Quite often, it happens that a laboratory experiment does not yield the desired result, and it becomes a tedious task to find where the error has occurred. Volumetric calibration, concentration of chemicals used, purity of solvents and reagents, minute changes in simulation environments and a combination of all the above may play a significant role in yielding productive results in an experiment.

A thorough knowledge of the lab procedures like equipment calibration, classification of chemicals based on various aspects and an understanding of different shelf lives of chemicals and reagents may do away with errors and inaccuracy in lab results.The chemicals used in laboratories should be chosen wisely based on the intended accuracy scale and their purpose. If the chemicals used in labs are not rightly chosen, it could result in adverse financial implications and the loss of many years of scientific struggle .Further, the erred output of a biomedical lab and misinterpreted diagnosis may even put human lives at risk. Erred readings of a forensic lab and Industrial lab output prior to the manufacture of a product have impactful consequences on human life.

Chemicals used in laboratories are usually categorised according to the specific field of science and research, the lab is associated.A good understanding of the purity grade classification, hazard level classification and the wider, more vague purpose level classification will help any experimenter to find the right chemical most suited for their application. A general trend in many laboratories is to categorize chemicals as organic and inorganic,reagents and active agents and solvents and solutes.This classification will help the lab administrator to shelf the chemicals in the lab in a more organized and efficiently aesthetic way,but it is the classification based on grades of purity of chemicals which determine the precision of lab output. For instance, just assume the use of a lower grade industrial level activated charcoal as an absorption medium for the chromatographic analysis of a solvent.The adsorption levels of lower grade activated charcoal will differ considerably with a higher grade of adsorption medium causing drastic consequences in the final analysis.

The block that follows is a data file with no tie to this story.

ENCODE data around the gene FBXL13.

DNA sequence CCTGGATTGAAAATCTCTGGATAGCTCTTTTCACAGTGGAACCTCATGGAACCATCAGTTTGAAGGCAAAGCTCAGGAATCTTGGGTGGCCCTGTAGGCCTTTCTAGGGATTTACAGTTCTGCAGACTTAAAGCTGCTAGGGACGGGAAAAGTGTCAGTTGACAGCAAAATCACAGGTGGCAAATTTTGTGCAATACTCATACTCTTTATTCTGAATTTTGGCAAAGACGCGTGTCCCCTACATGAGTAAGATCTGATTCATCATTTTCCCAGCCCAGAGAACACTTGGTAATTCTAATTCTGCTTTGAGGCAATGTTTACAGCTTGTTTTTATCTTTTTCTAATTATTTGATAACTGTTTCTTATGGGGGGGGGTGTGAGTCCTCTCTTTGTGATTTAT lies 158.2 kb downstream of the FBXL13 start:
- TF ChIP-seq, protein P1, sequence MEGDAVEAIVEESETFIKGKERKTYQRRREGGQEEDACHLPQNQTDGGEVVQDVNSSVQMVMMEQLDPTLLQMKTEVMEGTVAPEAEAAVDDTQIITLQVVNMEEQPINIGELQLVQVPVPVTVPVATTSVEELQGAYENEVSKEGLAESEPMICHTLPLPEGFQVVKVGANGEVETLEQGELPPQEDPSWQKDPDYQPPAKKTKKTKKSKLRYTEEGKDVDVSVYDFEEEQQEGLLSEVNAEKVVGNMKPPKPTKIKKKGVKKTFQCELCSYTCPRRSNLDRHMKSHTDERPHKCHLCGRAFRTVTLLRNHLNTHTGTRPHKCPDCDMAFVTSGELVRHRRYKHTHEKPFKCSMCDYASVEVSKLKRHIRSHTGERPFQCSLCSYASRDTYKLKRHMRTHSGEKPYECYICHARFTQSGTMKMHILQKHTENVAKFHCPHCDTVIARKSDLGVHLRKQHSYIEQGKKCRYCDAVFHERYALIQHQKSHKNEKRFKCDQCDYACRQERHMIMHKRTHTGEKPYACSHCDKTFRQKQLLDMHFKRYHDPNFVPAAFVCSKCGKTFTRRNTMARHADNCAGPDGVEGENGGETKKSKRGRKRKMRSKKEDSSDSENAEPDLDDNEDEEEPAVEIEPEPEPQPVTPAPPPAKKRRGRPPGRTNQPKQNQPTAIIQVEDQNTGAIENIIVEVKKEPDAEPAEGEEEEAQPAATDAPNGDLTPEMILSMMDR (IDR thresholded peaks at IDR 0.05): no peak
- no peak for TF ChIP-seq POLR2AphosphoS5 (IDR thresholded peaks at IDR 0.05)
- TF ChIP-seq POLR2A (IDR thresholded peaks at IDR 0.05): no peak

Based on purity generally chemicals are categorized into seven grades. Manufacturers of chemicals supply the chemicals and reagents based on these grades and ensure that the chemicals have met all regulatory and compliance standards for their intended use.On the other side those who endeavor in any experiment must have a clear understanding of what is  the desired output and the grade of chemical purity opted to get the result.Lab procedures like HPLC (High Performance Liquid Chromatography ) require chemicals with the highest purity levels for analysis as the slightest change will spoil the precision scales.Experiments demanding more precision and accuracy require chemicals of matching purity levels.